16 December ~ News of Sam Allardyce's sacking generated just about every different emotion in Blackburn supporters from ecstasy to despair. But in my house it's been one big bloody party ever since the news broke. OK, he might have turned around a team seemingly destined for relegation in just a handful of games. Yes, he worked wonders on a minuscule budget to reach a very respectable tenth-place finish and he certainly brought through a crop of talented youngsters. There's also no denying he's had a hand in reconnecting the club to supporters grown cynical from watching overpaid, under-talented millionaires flaunting their supercars around one of the most deprived parts of the country.
So why, you may ask, if all of the above is true (and it is), does this Blackburn fan feel quite so happy about Sam's departure? Well, having to sit through the turgid tripe dished up every other week at Ewood had frankly become too much to bear for me and a good number of season-ticket holders. We were tired of seeing Morten Gamst Pedersen chuck balls into the penalty area, exhausted by Paul Robinson punting every free-kick aimlessly towards the opposition box and a defence exhorted to bypass midfield, lumping it towards an attack unable to utilise agricultural Charles Hughes tactics to any good effect.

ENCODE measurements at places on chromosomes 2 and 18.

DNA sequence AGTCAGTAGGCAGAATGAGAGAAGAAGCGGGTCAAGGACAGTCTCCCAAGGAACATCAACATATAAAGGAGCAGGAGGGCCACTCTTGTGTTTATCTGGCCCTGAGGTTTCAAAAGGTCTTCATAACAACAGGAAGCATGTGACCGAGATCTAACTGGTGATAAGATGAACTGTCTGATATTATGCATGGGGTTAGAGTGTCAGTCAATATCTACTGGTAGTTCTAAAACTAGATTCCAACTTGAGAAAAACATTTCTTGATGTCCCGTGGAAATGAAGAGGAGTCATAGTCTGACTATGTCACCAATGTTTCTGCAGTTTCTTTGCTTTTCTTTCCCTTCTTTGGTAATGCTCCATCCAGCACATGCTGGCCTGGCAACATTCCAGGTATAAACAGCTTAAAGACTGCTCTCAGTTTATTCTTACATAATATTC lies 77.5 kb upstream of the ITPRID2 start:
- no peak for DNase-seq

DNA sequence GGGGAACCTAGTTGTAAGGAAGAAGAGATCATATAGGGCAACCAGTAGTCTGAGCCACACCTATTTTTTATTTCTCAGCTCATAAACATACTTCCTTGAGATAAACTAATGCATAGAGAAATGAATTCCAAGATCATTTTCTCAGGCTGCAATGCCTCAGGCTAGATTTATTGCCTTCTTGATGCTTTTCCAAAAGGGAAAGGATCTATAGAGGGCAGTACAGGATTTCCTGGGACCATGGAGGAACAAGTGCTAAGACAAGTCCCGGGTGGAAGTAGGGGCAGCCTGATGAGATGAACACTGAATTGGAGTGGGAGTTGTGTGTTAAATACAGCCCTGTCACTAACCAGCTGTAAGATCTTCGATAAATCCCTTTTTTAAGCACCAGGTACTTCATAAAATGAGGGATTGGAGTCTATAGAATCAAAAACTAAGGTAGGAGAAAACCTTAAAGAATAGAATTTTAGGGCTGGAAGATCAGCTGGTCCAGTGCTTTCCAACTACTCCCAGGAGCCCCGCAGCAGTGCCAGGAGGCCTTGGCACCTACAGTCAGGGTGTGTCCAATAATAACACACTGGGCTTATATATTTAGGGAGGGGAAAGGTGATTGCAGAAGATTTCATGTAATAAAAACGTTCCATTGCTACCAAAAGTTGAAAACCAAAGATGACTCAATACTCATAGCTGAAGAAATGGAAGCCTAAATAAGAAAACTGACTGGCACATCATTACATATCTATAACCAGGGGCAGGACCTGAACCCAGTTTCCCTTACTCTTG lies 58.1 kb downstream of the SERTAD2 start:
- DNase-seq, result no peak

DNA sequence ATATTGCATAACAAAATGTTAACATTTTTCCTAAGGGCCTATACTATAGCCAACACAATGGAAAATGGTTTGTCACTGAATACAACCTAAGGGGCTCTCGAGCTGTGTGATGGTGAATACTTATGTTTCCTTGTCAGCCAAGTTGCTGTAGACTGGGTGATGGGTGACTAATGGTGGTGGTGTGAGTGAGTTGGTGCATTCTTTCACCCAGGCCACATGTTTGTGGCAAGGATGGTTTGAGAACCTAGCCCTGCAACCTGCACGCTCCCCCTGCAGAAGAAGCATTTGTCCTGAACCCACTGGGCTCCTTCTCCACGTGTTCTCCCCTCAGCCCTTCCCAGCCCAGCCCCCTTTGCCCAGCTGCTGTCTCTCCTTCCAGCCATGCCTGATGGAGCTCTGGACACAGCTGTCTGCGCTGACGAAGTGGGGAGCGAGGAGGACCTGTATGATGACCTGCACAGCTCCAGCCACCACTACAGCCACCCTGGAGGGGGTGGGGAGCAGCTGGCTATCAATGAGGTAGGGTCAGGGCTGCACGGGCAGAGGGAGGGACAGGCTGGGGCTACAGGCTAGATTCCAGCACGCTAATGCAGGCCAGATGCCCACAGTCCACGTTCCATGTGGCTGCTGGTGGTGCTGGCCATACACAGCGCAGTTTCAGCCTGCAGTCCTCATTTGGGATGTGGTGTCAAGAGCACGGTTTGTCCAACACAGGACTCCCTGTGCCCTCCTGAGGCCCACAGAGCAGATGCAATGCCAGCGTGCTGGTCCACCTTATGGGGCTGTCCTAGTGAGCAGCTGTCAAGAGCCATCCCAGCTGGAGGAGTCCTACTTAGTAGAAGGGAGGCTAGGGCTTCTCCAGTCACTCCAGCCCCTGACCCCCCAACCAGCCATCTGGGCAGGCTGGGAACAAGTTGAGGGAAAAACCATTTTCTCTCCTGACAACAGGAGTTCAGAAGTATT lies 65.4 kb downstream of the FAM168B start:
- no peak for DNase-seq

I don't agree with the way he's been treated by the club's new owners and, if they really don't have a new manager lined up, it's a move that matches Mike Ashley's latest decision for stupidity. I'm not a fan who desires change for change's sake – I crave long-term stability as the only sensible option and I'm realistic about what can be achieved at Blackburn no matter how much money is filtered from the Indian chicken farming industry. A managerless mid-season freefall could put the very future of the club in jeopardy with relegation the start of terminal decline. But if the media commentators who griped about Allardyce's departure are so convinced he's a great coach I'm sure they'll be happy we've opened the way for him to take over the England job at the earliest opportunity. Bruce Wilkinson